Forms of fixed rope climbing

In climbing and mountaineering, a fixed-rope (or fixed-line) is the practice of fixing in-place anchored static ropes to assist following climbers (and porters) to ascend more rapidly—and with less effort—by using mechanical aid devices called ascenders. Fixed ropes also allow climbers (and porters) to descend rapidly using mechanical devices called descenders. Fixed ropes also help to identify the climbing route in periods of low visibility. The act of climbing up a fixed rope is also called jumaring, which is the name of a type of ascender device.[1]

Fixed ropes are usually put in place by the lead climbers, and may or may not be taken away when they are descending and finished the climbing route. While storms can strip a mountain of fixed ropes that have been left behind, the existence of old—and often unreliable and dangerous—fixed ropes along popular climbing routes, is a concern in climbing. On some popular American and European climbing routes, the fixed rope can be replaced by permanent metal cables, and these are called 'via ferrata' routes.[2]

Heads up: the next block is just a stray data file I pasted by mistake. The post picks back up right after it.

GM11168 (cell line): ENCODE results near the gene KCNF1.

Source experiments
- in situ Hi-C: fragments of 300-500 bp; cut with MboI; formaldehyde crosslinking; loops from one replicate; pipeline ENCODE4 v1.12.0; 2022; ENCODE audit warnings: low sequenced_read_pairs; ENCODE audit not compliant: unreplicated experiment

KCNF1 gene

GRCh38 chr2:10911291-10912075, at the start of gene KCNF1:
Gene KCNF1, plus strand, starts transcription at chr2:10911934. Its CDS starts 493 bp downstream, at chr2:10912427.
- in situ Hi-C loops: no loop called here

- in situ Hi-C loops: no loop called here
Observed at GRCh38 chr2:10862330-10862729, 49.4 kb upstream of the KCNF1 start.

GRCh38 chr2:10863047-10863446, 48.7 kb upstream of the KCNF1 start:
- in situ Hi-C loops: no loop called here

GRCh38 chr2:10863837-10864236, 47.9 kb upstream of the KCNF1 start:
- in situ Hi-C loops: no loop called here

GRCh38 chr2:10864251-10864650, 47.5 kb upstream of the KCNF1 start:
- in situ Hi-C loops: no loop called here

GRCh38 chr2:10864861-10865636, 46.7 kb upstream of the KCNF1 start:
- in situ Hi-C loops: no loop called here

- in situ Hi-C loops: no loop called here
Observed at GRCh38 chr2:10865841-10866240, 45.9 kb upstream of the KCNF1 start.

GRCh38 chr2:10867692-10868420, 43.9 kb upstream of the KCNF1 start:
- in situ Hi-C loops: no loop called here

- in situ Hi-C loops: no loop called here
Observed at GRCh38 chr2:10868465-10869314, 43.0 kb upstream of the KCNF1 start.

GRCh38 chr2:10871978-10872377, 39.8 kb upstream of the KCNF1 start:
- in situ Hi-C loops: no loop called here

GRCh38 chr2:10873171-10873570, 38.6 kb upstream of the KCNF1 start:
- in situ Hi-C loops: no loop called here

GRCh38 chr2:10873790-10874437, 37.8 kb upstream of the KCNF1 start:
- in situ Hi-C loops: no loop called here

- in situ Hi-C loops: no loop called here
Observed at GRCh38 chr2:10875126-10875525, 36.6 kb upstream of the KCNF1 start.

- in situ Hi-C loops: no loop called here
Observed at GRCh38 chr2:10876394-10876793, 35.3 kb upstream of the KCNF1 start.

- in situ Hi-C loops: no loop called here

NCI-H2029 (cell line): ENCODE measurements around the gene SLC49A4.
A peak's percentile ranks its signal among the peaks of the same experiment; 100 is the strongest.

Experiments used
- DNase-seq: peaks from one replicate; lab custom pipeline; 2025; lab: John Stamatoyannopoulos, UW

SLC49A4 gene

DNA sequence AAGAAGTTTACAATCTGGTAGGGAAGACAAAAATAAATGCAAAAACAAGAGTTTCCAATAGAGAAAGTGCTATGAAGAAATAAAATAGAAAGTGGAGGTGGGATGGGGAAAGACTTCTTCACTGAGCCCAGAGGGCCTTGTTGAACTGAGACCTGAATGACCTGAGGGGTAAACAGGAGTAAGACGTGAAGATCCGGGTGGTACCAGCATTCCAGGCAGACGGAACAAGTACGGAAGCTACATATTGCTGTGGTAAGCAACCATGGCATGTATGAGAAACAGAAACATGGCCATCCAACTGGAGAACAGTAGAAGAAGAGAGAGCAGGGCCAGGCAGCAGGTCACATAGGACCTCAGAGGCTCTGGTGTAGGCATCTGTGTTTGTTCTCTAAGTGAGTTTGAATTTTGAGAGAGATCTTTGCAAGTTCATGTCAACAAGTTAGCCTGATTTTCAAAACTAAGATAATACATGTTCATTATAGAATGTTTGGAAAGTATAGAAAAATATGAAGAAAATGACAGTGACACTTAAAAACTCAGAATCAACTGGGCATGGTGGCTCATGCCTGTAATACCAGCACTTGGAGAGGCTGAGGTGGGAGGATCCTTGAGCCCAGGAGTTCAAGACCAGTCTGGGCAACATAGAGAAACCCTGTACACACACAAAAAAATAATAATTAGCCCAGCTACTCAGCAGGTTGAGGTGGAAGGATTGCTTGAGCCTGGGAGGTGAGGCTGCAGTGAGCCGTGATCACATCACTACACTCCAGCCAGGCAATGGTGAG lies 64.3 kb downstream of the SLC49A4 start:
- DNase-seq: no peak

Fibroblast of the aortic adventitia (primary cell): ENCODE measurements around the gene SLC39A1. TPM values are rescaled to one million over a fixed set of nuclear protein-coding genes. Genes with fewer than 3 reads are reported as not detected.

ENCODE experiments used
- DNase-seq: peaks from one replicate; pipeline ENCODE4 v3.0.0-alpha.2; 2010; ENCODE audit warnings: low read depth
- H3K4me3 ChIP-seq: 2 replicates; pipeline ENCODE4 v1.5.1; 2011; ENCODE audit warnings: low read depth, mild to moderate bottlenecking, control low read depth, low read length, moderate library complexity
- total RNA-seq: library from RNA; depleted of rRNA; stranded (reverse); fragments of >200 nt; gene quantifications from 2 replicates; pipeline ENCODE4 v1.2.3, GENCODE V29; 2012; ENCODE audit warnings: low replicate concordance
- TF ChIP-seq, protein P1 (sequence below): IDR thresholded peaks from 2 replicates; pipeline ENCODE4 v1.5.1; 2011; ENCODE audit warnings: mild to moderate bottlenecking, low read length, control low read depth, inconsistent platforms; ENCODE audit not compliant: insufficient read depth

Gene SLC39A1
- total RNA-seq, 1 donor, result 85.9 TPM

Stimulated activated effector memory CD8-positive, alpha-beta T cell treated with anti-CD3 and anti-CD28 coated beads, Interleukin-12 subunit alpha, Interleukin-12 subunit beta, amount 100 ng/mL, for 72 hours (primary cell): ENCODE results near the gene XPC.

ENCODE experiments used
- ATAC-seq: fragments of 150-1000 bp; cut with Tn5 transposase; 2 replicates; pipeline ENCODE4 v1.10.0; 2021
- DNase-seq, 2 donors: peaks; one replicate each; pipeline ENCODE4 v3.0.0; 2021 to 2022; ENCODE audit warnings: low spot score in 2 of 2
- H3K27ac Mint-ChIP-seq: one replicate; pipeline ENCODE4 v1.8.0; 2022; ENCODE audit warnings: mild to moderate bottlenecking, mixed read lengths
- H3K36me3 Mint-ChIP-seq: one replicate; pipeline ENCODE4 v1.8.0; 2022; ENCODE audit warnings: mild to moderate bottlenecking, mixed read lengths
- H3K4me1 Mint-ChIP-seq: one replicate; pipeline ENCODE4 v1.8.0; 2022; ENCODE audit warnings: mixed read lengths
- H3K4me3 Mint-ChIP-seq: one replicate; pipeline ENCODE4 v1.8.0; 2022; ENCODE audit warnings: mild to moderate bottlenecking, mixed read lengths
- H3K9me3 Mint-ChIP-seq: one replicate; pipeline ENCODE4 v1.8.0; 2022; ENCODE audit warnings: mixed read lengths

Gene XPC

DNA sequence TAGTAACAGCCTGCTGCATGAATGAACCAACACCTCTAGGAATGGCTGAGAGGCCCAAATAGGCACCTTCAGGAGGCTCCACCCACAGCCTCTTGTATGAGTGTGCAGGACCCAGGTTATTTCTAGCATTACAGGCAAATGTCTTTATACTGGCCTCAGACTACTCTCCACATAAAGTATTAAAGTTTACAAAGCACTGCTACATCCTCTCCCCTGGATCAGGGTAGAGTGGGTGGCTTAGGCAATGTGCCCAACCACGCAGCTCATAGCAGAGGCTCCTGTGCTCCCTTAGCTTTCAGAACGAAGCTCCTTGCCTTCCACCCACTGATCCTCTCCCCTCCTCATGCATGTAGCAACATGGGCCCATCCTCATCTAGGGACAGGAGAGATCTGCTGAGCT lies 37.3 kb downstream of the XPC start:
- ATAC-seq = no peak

Fixed ropes are deliberately not used in 'Alpine style' mountaineering as they are considered a form of aid climbing, although on big wall climbing routes, it is common for the non-lead climbers to ascend on fixed ropes to save time and effort. Guided climbing expeditions to the major Himalayan peaks such as the eight-thousanders, often set up extensive networks of fixed ropes on steep or icy sections of the route to help clients, and allow porters and sherpas move quickly along the route. For example, on the Hillary Step of Mount Everest, fixed rope was used to reduce the bottleneck of climbers that typically results from climbing this technical section just below the summit.

See also

References

  1. ^ "Fixed rope » Mountaineering Methodology". www.mountaineeringmethodology.com. Archived from the original on 2015-11-20. Retrieved 2015-11-20.
  2. ^ "Fixed rope routes + climbing". www.tux.at. Archived from the original on 2015-11-20. Retrieved 2015-11-20.